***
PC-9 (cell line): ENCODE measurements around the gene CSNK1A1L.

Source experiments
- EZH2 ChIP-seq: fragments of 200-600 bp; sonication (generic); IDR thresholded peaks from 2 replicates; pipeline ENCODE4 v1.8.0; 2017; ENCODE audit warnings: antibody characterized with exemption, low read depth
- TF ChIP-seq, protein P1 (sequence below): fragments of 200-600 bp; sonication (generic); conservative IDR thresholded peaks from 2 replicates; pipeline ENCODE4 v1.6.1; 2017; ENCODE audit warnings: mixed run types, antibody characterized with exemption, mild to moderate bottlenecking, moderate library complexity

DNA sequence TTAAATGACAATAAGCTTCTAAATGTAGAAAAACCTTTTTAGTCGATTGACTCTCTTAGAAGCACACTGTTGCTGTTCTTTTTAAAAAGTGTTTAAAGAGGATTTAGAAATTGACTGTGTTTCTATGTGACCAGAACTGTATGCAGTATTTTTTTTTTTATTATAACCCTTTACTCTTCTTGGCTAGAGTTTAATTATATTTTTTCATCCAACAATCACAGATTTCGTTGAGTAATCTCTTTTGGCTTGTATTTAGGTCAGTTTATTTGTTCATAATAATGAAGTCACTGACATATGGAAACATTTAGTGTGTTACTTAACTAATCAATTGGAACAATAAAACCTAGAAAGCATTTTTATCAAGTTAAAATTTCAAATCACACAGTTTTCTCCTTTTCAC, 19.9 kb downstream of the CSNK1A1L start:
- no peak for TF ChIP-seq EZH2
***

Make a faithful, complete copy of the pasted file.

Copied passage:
PC-9 (cell line): ENCODE measurements around the gene CSNK1A1L.

Source experiments
- EZH2 ChIP-seq: fragments of 200-600 bp; sonication (generic); IDR thresholded peaks from 2 replicates; pipeline ENCODE4 v1.8.0; 2017; ENCODE audit warnings: antibody characterized with exemption, low read depth
- TF ChIP-seq, protein P1 (sequence below): fragments of 200-600 bp; sonication (generic); conservative IDR thresholded peaks from 2 replicates; pipeline ENCODE4 v1.6.1; 2017; ENCODE audit warnings: mixed run types, antibody characterized with exemption, mild to moderate bottlenecking, moderate library complexity

DNA sequence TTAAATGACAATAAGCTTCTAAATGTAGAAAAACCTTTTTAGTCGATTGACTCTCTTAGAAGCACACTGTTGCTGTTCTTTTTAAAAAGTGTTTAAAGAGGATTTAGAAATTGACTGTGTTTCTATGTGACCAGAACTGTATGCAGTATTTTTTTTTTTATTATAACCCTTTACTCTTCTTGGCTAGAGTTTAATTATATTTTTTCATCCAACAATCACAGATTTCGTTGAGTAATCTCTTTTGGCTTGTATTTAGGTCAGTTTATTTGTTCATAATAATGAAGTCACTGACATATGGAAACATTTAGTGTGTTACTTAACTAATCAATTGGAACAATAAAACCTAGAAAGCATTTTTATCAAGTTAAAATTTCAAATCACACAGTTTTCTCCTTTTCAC, 19.9 kb downstream of the CSNK1A1L start:
- no peak for TF ChIP-seq EZH2